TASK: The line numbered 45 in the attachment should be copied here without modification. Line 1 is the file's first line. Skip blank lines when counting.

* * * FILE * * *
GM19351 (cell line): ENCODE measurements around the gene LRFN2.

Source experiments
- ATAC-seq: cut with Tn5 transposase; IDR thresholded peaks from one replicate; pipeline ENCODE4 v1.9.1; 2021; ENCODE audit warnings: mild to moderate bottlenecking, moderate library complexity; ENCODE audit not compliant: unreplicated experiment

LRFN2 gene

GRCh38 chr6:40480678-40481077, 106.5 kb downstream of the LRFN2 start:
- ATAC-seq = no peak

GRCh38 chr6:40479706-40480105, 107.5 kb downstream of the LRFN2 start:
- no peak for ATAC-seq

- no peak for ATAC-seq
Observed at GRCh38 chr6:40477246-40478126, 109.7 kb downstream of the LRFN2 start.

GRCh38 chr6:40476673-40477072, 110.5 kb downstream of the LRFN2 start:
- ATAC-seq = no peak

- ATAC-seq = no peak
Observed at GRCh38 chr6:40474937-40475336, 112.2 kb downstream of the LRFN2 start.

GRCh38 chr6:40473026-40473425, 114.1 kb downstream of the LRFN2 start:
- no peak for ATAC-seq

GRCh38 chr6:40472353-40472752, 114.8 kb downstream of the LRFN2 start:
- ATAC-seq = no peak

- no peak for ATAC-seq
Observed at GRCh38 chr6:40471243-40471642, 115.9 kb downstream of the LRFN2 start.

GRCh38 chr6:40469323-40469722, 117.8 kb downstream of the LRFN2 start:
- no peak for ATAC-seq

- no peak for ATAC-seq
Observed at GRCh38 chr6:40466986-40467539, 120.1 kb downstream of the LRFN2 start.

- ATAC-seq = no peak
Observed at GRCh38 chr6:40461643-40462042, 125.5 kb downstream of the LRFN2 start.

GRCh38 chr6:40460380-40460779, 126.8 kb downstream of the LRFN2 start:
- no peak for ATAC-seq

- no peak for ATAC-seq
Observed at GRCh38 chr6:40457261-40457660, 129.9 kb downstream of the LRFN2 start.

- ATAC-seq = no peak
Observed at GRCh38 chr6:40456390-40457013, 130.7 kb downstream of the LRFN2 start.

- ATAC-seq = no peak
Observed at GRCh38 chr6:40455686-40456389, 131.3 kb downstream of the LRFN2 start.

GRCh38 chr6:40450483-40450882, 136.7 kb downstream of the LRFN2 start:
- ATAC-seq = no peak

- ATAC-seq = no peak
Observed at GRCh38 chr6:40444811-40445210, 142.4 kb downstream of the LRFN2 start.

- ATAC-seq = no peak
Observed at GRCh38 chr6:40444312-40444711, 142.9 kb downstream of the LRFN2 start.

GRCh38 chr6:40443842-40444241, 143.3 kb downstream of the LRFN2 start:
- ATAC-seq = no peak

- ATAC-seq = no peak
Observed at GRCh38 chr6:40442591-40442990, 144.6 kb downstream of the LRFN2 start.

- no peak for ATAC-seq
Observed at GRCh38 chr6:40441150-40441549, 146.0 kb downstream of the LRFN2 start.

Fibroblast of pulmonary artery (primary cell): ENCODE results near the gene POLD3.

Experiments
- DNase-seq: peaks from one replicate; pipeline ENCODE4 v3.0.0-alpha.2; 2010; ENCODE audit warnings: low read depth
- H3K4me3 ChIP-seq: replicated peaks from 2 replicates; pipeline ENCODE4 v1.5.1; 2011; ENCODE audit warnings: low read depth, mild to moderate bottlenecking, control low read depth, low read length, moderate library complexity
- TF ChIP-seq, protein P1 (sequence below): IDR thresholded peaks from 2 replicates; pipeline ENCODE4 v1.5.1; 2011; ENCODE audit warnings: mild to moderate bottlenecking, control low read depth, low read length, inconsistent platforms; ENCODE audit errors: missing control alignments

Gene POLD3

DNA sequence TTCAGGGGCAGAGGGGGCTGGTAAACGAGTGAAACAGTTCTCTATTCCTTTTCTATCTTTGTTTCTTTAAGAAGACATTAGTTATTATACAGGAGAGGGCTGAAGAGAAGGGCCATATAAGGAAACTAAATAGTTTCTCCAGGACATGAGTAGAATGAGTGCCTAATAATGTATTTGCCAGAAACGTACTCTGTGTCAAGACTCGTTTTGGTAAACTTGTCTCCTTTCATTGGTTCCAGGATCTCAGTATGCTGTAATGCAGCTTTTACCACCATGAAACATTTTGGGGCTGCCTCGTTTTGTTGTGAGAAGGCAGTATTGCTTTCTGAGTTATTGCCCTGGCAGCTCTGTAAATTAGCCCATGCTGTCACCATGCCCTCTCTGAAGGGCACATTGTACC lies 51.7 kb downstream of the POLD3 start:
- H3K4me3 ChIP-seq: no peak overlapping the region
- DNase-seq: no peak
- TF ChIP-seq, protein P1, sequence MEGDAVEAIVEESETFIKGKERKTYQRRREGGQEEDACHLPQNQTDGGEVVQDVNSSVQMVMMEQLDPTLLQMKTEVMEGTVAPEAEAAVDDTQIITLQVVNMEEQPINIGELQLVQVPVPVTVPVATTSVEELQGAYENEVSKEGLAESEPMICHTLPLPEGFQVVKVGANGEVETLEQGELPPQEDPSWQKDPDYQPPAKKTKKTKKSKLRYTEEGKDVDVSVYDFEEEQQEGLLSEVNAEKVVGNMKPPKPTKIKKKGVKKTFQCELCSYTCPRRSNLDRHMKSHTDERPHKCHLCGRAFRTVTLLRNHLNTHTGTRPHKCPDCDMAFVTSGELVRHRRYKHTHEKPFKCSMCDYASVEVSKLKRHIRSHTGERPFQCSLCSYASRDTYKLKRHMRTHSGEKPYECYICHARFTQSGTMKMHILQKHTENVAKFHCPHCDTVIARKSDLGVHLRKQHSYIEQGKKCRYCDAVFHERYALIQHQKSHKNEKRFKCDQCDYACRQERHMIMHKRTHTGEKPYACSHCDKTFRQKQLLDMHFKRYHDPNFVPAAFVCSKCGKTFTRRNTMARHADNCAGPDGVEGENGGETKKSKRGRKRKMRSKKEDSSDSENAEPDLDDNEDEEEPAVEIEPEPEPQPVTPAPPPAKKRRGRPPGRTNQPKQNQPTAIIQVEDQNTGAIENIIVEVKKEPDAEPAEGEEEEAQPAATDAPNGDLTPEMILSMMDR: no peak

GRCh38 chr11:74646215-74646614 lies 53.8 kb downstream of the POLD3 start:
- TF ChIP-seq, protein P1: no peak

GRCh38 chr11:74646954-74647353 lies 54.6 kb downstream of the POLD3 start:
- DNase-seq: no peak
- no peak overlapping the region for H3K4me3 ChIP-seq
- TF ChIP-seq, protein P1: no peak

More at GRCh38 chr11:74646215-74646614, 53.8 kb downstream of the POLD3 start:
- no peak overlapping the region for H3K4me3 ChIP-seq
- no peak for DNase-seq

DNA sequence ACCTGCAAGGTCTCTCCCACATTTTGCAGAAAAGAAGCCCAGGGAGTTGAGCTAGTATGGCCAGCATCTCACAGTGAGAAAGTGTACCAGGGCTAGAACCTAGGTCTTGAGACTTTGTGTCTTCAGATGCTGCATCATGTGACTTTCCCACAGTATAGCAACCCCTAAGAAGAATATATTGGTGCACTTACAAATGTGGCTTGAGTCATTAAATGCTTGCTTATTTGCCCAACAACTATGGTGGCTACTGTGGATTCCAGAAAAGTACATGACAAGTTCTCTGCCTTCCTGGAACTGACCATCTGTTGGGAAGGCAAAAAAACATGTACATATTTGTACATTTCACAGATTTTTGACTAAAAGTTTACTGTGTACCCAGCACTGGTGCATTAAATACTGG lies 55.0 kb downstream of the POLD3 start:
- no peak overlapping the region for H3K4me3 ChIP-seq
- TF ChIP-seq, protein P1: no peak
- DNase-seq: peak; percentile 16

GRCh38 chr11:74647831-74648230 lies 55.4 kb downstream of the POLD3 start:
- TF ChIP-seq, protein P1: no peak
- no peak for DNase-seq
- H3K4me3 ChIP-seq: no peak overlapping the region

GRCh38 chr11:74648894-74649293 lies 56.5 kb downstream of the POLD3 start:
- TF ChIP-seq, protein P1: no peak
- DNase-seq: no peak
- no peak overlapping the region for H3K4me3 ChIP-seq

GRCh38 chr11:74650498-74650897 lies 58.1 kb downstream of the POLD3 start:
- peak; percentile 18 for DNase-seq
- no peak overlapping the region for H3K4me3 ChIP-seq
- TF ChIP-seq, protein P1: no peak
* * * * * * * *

- no peak for ATAC-seq